Fine wool prices on the open market are down substantially on this time last year but the good news for growers is that with supply contracts in place, many are shielded from the hit.
Food, and to a lesser extent fibre, needs to be sold when harvested no matter what the state of the economy and environment are.
Things like supply and demand dynamics and global pandemics can make it tricky to realise the full worth of a product. When you’ve got to sell, you’re in a bad position to start with.
But much of the fine wool sector works on secure forward contracts that give certainty to farmers.
The strong wool sector is looking to its finer cousins for innovations it can take on board.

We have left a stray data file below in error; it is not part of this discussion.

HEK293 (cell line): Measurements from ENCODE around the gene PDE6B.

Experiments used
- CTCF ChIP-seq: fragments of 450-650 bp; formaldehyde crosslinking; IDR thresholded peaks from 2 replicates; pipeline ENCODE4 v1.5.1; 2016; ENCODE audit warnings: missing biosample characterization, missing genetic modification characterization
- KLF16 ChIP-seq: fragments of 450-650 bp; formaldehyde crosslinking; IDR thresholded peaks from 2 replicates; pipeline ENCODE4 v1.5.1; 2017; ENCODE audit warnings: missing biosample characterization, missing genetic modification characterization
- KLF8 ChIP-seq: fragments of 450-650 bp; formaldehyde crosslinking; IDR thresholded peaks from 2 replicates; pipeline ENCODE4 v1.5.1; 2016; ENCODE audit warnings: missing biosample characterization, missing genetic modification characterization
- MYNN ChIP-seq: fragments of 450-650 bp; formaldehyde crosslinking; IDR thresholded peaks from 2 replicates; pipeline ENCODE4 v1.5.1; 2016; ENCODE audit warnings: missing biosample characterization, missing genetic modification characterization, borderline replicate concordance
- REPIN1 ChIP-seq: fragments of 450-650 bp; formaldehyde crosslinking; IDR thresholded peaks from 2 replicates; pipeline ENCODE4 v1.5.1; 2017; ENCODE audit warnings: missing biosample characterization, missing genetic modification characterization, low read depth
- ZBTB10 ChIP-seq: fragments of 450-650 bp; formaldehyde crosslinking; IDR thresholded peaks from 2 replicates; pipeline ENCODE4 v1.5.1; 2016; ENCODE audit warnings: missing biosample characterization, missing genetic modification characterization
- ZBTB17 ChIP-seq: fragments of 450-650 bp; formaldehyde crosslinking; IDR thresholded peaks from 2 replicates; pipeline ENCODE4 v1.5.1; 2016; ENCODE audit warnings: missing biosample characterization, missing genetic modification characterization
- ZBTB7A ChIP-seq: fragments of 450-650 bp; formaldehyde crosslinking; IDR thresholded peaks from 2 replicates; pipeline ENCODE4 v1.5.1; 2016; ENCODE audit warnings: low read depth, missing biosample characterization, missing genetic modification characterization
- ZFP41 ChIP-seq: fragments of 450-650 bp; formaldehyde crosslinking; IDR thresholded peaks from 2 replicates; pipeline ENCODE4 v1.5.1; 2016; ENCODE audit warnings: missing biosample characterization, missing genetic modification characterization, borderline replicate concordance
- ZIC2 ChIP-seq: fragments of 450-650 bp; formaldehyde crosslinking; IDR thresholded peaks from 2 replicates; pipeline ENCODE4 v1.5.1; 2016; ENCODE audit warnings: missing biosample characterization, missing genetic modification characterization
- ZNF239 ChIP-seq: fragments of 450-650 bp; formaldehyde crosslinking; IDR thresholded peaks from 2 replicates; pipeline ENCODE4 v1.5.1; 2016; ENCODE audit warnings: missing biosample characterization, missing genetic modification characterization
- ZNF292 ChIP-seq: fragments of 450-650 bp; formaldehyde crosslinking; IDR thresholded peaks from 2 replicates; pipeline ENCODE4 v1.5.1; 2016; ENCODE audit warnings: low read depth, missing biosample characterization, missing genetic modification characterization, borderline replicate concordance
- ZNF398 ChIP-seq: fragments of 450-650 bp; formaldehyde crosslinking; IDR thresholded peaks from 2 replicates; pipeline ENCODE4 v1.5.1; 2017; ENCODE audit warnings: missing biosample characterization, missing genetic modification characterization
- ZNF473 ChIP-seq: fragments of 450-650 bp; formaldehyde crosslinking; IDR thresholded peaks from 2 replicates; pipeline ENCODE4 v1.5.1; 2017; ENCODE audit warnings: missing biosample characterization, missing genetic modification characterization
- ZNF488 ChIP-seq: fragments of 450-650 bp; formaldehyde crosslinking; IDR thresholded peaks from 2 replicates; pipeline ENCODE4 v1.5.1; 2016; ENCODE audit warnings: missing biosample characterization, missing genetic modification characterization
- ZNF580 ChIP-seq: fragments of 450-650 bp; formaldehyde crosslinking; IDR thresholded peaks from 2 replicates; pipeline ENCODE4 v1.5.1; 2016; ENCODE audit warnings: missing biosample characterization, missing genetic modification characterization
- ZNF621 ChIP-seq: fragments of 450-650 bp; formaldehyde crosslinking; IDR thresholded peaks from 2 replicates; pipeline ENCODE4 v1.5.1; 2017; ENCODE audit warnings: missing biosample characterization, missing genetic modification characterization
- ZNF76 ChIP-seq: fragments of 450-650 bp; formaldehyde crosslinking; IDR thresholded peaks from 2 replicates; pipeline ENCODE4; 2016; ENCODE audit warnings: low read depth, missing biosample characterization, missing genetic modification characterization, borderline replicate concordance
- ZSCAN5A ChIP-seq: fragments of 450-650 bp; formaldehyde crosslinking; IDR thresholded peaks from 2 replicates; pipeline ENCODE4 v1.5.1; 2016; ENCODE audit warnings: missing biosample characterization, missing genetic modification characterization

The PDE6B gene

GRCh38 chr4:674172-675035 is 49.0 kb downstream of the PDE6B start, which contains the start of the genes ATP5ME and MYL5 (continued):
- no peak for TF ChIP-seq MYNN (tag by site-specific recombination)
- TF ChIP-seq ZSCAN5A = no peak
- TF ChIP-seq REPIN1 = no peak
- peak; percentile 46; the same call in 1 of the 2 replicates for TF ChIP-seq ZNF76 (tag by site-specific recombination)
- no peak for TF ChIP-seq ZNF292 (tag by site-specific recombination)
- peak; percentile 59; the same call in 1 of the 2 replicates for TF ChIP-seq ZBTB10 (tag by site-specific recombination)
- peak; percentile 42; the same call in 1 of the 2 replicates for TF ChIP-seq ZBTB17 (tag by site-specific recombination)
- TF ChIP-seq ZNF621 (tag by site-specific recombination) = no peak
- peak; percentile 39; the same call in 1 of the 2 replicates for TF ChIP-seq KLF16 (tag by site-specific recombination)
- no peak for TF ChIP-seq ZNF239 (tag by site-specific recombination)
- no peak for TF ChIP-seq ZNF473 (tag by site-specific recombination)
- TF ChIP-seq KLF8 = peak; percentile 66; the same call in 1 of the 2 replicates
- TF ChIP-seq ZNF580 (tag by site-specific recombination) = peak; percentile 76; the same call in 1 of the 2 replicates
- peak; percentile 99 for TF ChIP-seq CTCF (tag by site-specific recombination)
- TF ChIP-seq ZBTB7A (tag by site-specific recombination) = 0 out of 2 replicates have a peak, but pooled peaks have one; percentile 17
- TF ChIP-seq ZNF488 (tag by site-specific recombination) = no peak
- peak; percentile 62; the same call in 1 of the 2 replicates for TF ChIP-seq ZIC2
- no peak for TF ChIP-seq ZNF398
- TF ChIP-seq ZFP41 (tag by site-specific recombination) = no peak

This is one that’s a no-brainer.
Slow start to wool season
Demand for Merino wool has taken a hit but it’s not a dramatic downturn, says New Zealand Merino (NZM) chief executive John Brackenridge.
Farmers urged to consider alternatives
Farmers are being encouraged to have a Plan B up their sleeve if feed supplies do not flourish over the spring season.
Establishment key to successful hemp crop
Blair Drysdale is into his third season of growing hemp on his Southland farm and is still fine-tuning how it fits into his crop rotations.
Market bids up milk powders
Milk powders led the way to a 3.6% increase in the Global Dairy Trade (GDT) price index, the first market lift in more than two months.
Fonterra back in the black
Fonterra has posted a $659 million profit and will pay farmers $7.19/kg milksolids for the 2019-20 season.